20 October 2008

Oil + Water

The other day Greek poet/novelist/journalist Alexis Stamatis visited my class. I asked him a bunch of questions, including one about writing both poetry and fiction, and whether one genre can strengthen the other. I surprised to hear that he didn't share my opinion that poetry and fiction complement each other. In fact, he said that you need to turn your poetry machine off if you want to write good fiction (I'm paraphrasing; he didn't call it a poetry machine).

How do you feel about this, especially those of you who write in multiple genres?

I ultimately chose to focus on poetry because the workshop photocopies were cheaper, but I don't think I ever had the attention span to be a good fiction writer. I took a number of fiction workshops and enjoyed them, and didn't hate the stories, and when I was able to turn that machine off and switch over to poetry, it was exhilarating. I still read fiction for pleasure. Reading it is even more helpful than writing it.

When I write stories they aren't the long versions of my poems, just with all of the left out parts left in. They come from a separate impulse. Like singing versus playing the piano. It's all music. Fiction reminds me of what I love in poetry: story, but story told through detail. Writing fiction makes me impatient, in a good way.

Some day, maybe when I'm on sabbatical, I'm going to give fiction another try. You hear that, Wasserman?

Margaret Atwood and Michael Ondaatje, I'm sure that you read this blog all of the time and wouldn't mind responding at length. So let's hear your view on it.

In the meantime, what do others think?

11 comments:

Jay Robinson said...

Sometimes I write fiction. Mostly I write poetry. I have never been able to focus on both at the same time. For me, it takes two different voices, two different sentences to construct, two very different sets of variables. I've always had more fun writing fiction, however, because I don't feel much pressure in doing so. I don't define myself as a fiction writer, so if I write something that doesn't work it doesn't bother me at all.

Or at least it hasn't since I was ten and I tried to write a novel. After 100 pages of an attempted mystery/thriller, I quit and went to poetry. Like you, I didn't (at least then) have the attention span for fiction.

julie platt said...

I took a fiction workshop once. I really struggled with avoiding writing "gimmicky" stories. Poetry was much more natural to me, and when I started reading and trying to write CNF I turned away from fiction more and more. For me, CNF and poetry are much more closely linked than poetry and fiction.

I still read fiction for pleasure, but I usually return again and again to a few favorite books. I avoid talking about fiction because I feel like I don't really "get" it. It seems very far away, like a piece of artwork I can admire for its beauty but not really understand on any intellectual level. That's okay, I still like poetry and CNF best.

Karen J. Weyant said...

I tried fiction once, when I was an undergrad. In fact, I even took an advanced fiction writing workshop. Nope, it's not for me. And now I struggle when I teach fiction writing.

I do think, however, that some novelists have a "poetic voice." I just wrote about this on my blog.

C. Dale said...

My "voice" in fiction, in my stories, is very different from how it is in poems. The experience of writing them to me is totally different. There are similar concerns with language, but also very different concerns regarding many other things. My experience in writing them is even totally different. With my poems I ususally know the last line first. With stories I never know how they end when I start them. I usually have a sentence, usually the first sentence or one near the beginning. And even the way my brain works in writing the two is very different. Of course, my friends who are novelists think of stories and poems as being quite similar, but I suspect it is because they look at both from the massive mountain of the novel. With poems, I have a sense of discovery about the speaker. In stories, I usually have discoveries about the actual story!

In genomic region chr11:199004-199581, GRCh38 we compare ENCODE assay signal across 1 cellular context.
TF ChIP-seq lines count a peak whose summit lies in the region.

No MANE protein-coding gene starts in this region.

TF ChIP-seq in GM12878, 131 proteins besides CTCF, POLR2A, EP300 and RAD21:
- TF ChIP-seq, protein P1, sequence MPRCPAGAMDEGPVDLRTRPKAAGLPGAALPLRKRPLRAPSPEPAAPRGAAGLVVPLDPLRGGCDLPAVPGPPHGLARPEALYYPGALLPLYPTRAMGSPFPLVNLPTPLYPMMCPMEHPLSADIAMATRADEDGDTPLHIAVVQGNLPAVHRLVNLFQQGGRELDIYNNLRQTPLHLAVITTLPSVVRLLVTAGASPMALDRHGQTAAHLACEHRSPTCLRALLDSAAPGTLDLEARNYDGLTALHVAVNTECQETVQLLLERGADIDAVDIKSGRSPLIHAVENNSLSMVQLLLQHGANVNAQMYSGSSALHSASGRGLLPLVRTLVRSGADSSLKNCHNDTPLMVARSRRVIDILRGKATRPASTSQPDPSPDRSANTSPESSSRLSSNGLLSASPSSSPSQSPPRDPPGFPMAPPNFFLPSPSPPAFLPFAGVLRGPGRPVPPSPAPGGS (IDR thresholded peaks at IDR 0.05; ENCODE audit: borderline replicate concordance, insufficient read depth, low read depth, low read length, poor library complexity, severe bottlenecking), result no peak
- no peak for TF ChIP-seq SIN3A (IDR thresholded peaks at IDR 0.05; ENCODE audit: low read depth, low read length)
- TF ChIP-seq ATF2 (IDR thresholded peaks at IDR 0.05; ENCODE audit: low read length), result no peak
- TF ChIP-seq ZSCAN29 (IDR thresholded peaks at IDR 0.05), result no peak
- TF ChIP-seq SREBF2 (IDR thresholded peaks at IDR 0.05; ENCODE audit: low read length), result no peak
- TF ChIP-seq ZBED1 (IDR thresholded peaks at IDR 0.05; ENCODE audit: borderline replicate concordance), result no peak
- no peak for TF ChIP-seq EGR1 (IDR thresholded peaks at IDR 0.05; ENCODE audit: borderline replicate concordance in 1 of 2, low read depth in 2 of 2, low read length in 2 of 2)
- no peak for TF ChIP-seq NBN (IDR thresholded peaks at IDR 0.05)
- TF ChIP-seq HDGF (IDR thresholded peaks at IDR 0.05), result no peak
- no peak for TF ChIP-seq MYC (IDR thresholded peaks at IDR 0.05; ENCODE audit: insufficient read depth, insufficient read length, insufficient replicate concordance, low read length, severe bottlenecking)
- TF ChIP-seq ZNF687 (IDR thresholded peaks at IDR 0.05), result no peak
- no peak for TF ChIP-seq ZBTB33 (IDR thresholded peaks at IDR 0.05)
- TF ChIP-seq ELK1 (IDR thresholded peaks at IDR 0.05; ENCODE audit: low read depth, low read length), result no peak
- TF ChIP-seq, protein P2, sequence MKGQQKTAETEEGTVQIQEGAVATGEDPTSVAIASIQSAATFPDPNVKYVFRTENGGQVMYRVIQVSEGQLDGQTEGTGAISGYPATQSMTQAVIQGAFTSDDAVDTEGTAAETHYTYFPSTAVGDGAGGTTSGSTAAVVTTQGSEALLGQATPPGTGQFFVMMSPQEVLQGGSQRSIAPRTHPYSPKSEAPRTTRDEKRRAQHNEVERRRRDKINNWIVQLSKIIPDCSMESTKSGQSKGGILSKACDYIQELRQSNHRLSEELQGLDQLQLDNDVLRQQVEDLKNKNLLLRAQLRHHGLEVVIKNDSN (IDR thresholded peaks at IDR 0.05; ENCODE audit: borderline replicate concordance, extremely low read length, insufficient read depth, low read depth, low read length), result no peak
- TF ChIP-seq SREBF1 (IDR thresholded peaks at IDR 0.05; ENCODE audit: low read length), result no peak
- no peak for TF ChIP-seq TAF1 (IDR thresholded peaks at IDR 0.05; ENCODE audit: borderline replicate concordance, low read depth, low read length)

Collin said...

Poetry has made me a better fiction writer, so I have to disagree with Stamatis. In my novel, one of the characters is a poet, so I've incorporated poetry into the narrative. I think the idea that you have to turn off the "poetry machine" is false. Sure, there's a different set of parameters to follow when writing fiction, but there's no reason it can't be lyrical.

Michael said...

I think it's way different. In fact a poet writing fiction is kind of like infidelity. ;)

Steven D. Schroeder said...

I understand you have to turn off your biceps to do a bench press too. Wait, that doesn't make any damn sense.

Amy said...

Oh this is a hot topic for me. I've really tried to write fiction (and am in a fiction workshop where they tolerate me), but have been smacked down if there is even a hint of poetry. I don't think they're mutually exclusive, but it seems that way. When I read current fiction now, I wish the language was more interesting, and the plot machine less obvious. Personal opinion: fiction can learn a lot from poetry.

Charles said...

My favorite fiction is that written with a lyric eye and ear.

My two favorite books of this kind:

Mary Gaitskill's Veronica, for its elliptical, hypnotic storytelling structure

Jennifer Egan's Look at Me, but the gorgeous and vivid descriptive language.

Rob Jewell said...

Mary and friends,

Hope you will continue the conversation on the Wick Poetry Center blog: http://wickpoetrycenter.blogspot.com/


Rob Jewell

P. J. said...

Pish-posh. The lesson of poetry is the value of words. Fiction uses more of them, that's all.

I'm a reductionist, obviously.